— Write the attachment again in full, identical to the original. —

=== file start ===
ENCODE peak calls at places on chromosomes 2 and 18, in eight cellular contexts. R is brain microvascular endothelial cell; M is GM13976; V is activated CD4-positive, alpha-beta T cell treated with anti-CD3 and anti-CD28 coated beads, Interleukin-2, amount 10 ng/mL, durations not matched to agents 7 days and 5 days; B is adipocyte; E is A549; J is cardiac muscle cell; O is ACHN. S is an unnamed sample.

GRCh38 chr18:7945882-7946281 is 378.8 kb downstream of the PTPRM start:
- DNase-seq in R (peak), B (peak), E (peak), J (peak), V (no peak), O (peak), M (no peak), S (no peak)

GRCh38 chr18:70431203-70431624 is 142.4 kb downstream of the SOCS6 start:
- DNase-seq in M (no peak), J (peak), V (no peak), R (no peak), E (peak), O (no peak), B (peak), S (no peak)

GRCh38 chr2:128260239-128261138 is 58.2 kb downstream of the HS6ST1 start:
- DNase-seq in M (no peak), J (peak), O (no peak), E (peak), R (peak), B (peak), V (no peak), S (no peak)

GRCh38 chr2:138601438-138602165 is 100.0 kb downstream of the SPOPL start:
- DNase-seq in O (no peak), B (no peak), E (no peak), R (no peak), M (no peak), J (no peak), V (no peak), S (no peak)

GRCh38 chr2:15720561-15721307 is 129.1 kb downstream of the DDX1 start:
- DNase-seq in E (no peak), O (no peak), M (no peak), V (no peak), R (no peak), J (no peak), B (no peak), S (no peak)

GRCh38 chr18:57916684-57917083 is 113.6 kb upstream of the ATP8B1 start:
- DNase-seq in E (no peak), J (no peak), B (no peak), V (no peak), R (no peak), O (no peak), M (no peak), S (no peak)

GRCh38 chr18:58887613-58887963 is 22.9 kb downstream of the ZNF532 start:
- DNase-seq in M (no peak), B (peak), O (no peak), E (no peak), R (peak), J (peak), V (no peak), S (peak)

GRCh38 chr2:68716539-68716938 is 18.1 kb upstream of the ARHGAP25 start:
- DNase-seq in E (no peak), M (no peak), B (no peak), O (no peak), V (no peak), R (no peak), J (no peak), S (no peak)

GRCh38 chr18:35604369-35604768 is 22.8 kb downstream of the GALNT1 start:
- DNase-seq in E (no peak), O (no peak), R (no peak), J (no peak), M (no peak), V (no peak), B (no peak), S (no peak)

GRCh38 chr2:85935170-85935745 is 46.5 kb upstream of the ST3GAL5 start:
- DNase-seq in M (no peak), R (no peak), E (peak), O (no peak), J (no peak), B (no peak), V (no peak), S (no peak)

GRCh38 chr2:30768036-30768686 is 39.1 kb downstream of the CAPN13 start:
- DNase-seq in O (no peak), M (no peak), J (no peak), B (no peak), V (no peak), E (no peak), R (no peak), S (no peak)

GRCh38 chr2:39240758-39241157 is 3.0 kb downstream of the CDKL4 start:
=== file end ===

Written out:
ENCODE peak calls at places on chromosomes 2 and 18, in eight cellular contexts. R is brain microvascular endothelial cell; M is GM13976; V is activated CD4-positive, alpha-beta T cell treated with anti-CD3 and anti-CD28 coated beads, Interleukin-2, amount 10 ng/mL, durations not matched to agents 7 days and 5 days; B is adipocyte; E is A549; J is cardiac muscle cell; O is ACHN. S is an unnamed sample.

GRCh38 chr18:7945882-7946281 is 378.8 kb downstream of the PTPRM start:
- DNase-seq in R (peak), B (peak), E (peak), J (peak), V (no peak), O (peak), M (no peak), S (no peak)

GRCh38 chr18:70431203-70431624 is 142.4 kb downstream of the SOCS6 start:
- DNase-seq in M (no peak), J (peak), V (no peak), R (no peak), E (peak), O (no peak), B (peak), S (no peak)

GRCh38 chr2:128260239-128261138 is 58.2 kb downstream of the HS6ST1 start:
- DNase-seq in M (no peak), J (peak), O (no peak), E (peak), R (peak), B (peak), V (no peak), S (no peak)

GRCh38 chr2:138601438-138602165 is 100.0 kb downstream of the SPOPL start:
- DNase-seq in O (no peak), B (no peak), E (no peak), R (no peak), M (no peak), J (no peak), V (no peak), S (no peak)

GRCh38 chr2:15720561-15721307 is 129.1 kb downstream of the DDX1 start:
- DNase-seq in E (no peak), O (no peak), M (no peak), V (no peak), R (no peak), J (no peak), B (no peak), S (no peak)

GRCh38 chr18:57916684-57917083 is 113.6 kb upstream of the ATP8B1 start:
- DNase-seq in E (no peak), J (no peak), B (no peak), V (no peak), R (no peak), O (no peak), M (no peak), S (no peak)

GRCh38 chr18:58887613-58887963 is 22.9 kb downstream of the ZNF532 start:
- DNase-seq in M (no peak), B (peak), O (no peak), E (no peak), R (peak), J (peak), V (no peak), S (peak)

GRCh38 chr2:68716539-68716938 is 18.1 kb upstream of the ARHGAP25 start:
- DNase-seq in E (no peak), M (no peak), B (no peak), O (no peak), V (no peak), R (no peak), J (no peak), S (no peak)

GRCh38 chr18:35604369-35604768 is 22.8 kb downstream of the GALNT1 start:
- DNase-seq in E (no peak), O (no peak), R (no peak), J (no peak), M (no peak), V (no peak), B (no peak), S (no peak)

GRCh38 chr2:85935170-85935745 is 46.5 kb upstream of the ST3GAL5 start:
- DNase-seq in M (no peak), R (no peak), E (peak), O (no peak), J (no peak), B (no peak), V (no peak), S (no peak)

GRCh38 chr2:30768036-30768686 is 39.1 kb downstream of the CAPN13 start:
- DNase-seq in O (no peak), M (no peak), J (no peak), B (no peak), V (no peak), E (no peak), R (no peak), S (no peak)

GRCh38 chr2:39240758-39241157 is 3.0 kb downstream of the CDKL4 start: